2 cops found guilty of misconduct


Following a five-week jury trial in Superior Court, Newark, two Bloomfield police officers were convicted Thursday of official misconduct and related charges in connection with a 2012 motor vehicle stop on the Garden State Parkway. Authorities cited evidence from a dashcam video in one of the cops’ patrol cars as leading to the guilty verdicts.

The defendants, Sean Courter, 35, of Englishtown, and Orlando Trinidad, 34, of Bloomfield, had falsely accused a motorist of resisting arrest and going for an officer’s weapon, Acting Essex County Prosecutor Carolyn A. Murray noted.

Both were found guilty of official misconduct, conspiracy to commit official misconduct, tampering with public records, falsifying public records, and false swearing. In addition, Trinidad was convicted of simple assault.

After the jury verdict was announced, bail was immediately revoked by presiding Judge Michael L. Ravin, and Courter and Trinidad were remanded to the Essex County Jail to await sentencing, scheduled for Jan. 11. Each faces a mandatory minimum term of five years in State Prison.

A third Bloomfield officer, Albert Sutterlin, pleaded guilty in October 2013 to falsifying and tampering with records. He resigned from the Police Department.

The events that resulted in the charges against the cops stemmed from the June 7, 2012, arrest of Marcus Jeter of Bloomfield. The Prosecutor’s Office provided the following account of what transpired:

Police were called to Jeter’s home when he and his girlfriend got into a verbal dispute. Jeter voluntarily left the premises, but Courter followed him on to the Parkway and conducted a motor vehicle stop. The officer tried to get Jeter to leave his car, but he refused saying he feared for his life. Courter then called for back-up.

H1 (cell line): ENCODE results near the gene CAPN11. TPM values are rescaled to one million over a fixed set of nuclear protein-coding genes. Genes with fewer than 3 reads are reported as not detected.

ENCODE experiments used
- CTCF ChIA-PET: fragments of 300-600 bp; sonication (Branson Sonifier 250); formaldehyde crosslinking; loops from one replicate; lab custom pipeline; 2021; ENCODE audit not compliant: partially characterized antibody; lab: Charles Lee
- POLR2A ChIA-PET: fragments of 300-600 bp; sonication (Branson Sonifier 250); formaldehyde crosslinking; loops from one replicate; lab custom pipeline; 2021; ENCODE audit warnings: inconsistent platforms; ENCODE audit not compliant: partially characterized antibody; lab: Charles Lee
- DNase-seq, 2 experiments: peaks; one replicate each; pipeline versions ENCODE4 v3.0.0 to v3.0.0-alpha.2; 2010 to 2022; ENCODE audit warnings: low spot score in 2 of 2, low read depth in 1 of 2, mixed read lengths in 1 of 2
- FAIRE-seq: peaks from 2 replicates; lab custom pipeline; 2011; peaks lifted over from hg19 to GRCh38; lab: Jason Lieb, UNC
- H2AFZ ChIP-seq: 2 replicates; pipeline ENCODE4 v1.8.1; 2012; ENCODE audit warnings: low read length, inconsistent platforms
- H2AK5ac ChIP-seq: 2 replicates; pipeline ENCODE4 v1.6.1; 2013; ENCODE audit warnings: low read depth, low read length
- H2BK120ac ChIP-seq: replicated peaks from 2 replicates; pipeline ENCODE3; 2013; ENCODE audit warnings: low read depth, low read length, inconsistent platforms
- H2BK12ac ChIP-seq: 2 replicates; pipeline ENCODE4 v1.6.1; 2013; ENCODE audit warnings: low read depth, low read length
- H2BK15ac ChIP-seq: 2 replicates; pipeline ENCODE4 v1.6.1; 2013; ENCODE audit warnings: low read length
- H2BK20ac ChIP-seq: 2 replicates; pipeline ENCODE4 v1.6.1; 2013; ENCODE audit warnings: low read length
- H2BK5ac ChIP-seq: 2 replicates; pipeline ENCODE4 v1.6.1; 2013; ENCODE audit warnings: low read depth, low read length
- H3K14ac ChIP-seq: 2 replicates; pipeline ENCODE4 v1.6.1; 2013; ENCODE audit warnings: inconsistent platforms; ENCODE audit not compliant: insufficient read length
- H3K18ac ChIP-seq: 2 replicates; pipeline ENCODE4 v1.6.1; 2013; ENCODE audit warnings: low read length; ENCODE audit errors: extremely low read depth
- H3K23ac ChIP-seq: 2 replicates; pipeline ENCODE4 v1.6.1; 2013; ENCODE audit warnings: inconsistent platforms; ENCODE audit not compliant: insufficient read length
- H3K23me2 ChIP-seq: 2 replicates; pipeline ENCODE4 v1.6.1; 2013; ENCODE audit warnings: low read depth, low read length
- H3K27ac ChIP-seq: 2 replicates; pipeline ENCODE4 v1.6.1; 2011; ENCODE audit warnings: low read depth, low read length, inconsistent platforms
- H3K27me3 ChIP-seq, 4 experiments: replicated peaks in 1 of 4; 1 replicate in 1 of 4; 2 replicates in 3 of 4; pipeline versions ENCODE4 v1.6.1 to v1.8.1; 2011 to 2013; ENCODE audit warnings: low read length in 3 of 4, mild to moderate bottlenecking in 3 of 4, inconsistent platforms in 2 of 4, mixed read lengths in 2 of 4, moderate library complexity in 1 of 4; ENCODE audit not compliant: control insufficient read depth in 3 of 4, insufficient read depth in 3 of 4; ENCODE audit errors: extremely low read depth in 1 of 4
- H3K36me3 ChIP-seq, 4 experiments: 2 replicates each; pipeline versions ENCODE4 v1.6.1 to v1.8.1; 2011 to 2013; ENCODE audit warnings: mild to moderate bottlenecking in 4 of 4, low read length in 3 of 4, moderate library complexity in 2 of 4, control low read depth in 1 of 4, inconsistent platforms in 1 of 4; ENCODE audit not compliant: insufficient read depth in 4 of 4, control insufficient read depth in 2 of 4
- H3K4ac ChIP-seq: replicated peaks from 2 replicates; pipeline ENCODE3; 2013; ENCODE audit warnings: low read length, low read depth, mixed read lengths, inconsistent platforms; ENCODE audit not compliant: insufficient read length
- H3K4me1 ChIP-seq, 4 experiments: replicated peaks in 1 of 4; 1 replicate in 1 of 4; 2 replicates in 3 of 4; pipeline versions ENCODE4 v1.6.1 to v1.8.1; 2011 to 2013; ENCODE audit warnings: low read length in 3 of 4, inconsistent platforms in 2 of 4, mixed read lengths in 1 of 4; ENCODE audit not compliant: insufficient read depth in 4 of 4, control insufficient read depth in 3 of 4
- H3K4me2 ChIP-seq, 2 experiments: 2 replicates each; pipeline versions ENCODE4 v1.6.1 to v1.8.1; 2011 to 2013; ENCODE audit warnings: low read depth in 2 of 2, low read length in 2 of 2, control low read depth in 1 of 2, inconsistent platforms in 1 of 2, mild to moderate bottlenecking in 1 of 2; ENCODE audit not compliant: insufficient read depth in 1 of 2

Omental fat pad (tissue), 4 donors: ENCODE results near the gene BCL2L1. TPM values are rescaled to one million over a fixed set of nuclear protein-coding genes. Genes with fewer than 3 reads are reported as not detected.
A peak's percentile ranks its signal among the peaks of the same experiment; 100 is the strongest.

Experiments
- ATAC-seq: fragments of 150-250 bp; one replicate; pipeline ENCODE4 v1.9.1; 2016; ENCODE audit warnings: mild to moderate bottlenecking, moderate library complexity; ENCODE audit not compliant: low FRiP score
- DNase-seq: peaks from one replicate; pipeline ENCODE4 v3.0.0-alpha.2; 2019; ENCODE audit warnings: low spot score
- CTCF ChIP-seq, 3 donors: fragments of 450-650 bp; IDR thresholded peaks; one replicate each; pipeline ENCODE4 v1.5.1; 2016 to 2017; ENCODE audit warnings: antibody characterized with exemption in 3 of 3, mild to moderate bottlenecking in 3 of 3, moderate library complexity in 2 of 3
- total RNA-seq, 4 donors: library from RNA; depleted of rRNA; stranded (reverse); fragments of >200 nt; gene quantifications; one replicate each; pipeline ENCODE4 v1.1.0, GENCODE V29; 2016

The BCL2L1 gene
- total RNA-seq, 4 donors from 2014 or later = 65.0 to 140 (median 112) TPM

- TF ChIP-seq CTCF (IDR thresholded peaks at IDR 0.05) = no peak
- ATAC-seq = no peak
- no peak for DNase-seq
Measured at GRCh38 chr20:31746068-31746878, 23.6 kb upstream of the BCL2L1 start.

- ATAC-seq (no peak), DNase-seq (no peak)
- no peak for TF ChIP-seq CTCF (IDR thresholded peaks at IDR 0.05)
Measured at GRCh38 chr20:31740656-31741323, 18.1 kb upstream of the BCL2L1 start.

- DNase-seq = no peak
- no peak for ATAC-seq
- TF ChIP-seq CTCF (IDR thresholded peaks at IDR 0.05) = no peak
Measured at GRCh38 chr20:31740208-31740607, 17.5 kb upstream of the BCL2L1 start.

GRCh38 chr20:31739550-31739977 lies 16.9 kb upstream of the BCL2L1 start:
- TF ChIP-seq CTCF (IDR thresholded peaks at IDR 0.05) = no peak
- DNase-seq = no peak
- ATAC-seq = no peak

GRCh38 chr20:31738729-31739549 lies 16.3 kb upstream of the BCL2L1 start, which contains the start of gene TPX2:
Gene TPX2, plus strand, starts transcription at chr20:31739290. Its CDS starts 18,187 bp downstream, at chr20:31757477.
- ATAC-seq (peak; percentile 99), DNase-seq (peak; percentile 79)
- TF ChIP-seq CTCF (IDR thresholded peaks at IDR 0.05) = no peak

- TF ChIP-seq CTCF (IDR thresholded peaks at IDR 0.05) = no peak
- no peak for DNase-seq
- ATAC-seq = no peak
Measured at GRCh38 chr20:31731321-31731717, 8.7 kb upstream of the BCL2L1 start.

When Trinidad arrived on the scene, he struck the front of Jeter’s car. Courter then broke the window and with help from Trinidad pulled Jeter from the vehicle.

Following the incident, the officers wrote police reports stating that Jeter had attempted to grab Courter’s gun and had struck Trinidad. Based on those reports Jeter was charged with eluding, resisting arrest, aggravated assault and attempting to disarm a police officer.

For nearly a year, prosecutors had only the dashboard video from Courter’s patrol vehicle. Then, through an Open Public Records Act request, Jeter’s lawyer sought the second dash-cam video, from Trinidad’s car, and it clearly showed that Jeter’s hands were up in a surrender position throughout the encounter, authorities said.

Based on that video, the Prosecutor’s Office dismissed the charges against Jeter and opened an investigation into the two officers, which resulted in their being indicted by an Essex County grand jury in January 2014.

Following last week’s verdict, Assistant Prosecutor Berta Rodriguez, who tried the case with Assistant Prosecutor Frantzou Simon, said, “Justice was finally served for Marcus Jeter. These officers give a bad name to all the good, honest, decent police officers.”

“Courter and Trinidad took an oath to uphold the law,” Rodriguez said. “On that day in June of 2012, they violated that oath. They accused Mr. Jeter of criminal acts that led to him being charged and indicted. He was facing five years in prison. But for the dash camera in the second police vehicle, he might be in prison today.’’

– Karen Zautyk 

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